The official student newspaper of The Hockaday School

The Fourcast

The official student newspaper of The Hockaday School

The Fourcast

The official student newspaper of The Hockaday School

The Fourcast

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JV Lacrosse Dominates Districts

JV Lacrosse Dominates Districts

Junior varsity lacrosse triumphed for the second consecutive year in the North Texas District Championship

With seven minutes left in the game at the third annual junior varsity district championships, sweat pours down the faces of Hockaday’s team and varsity coach Elia Stanfield frantically points to a diagram on her clipboard during a timeout. Hockaday is down by one, 7-8, versus the Flower Mound Lacrosse Organization, a team with the same season record as Hockaday’s JV—undefeated. As the whistle blows, the Hockaday junior varsity team charges onto the field.

The game quickly changes pace when freshman Genny Wood scores two goals in three minutes, and junior Megan Fitzpatrick nets the 10th goal of the game.

For the second year in a row, the junior varsity team won the North Texas District Championship, held on April 26.

On February 23, the junior varsity team started practicing together. Private schools have specific rules as to when they start and end their season. Most of its opponents that it plays are club teams because it is not a UIL sport for public schools, who can practice year-round. Per the Southwest Preparatory Conference rules, no spring sport can start preseason before Feb. 2.

But junior varsity coach Amanda Miller sees this as an advantage.

“Playing a sport year-round does not necessarily mean players will be better than those who do not. Athletes may get burned out on their sport of choice when they play year- round, which can lead to injuries,” Miller said. “Playing other sports has its benefits. I have found that this increases a player’s overall happiness and helps them pick up new skills that can transfer to their favorite sport.”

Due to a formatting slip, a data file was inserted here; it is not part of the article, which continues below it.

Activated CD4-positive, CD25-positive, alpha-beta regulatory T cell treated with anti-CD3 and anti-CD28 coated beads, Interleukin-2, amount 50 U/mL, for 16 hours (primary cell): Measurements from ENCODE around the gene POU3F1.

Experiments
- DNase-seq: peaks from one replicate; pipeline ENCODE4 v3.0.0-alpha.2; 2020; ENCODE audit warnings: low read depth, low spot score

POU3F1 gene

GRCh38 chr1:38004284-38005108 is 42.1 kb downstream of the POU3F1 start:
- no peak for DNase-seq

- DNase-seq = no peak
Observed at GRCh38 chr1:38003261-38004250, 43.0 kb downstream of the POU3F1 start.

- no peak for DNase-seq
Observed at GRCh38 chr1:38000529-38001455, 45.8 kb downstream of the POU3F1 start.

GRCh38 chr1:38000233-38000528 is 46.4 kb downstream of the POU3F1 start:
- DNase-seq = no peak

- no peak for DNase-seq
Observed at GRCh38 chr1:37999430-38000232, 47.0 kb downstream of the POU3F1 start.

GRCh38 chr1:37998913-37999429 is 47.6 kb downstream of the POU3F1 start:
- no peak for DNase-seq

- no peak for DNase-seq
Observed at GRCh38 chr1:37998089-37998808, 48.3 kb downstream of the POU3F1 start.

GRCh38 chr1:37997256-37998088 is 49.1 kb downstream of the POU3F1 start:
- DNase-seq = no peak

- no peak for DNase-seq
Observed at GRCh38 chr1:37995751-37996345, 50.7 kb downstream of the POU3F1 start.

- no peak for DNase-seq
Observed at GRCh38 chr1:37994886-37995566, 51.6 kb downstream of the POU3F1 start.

For example, sophomore Shannon Anderson, who began playing lacrosse in eighth grade as a student new to Hockaday and is now one of the JV team’s top defenders, also plays select and varsity soccer.

This season, the junior varsity team had both new players and experienced players.

According to freshman goalie Michelle Mankoff, the team bonded well this year.

“Not the type of bond from team lunches, but a bond where we knew how to win,” Mankoff said. “It didn’t matter whether you had played before or not.”

The team had games at least once or twice a week and practiced for two hours a day—the same amount as the varsity team.

“As a coach, I could not be more proud of the way the girls played this season,” Miller said. “They really came together and played as a unit, and each contributed something unique and necessary for our team to be successful.”

For many, lacrosse starts early: freshman Claire Jurgensmeyer started in third grade and now plays for the club team Coast2Coast.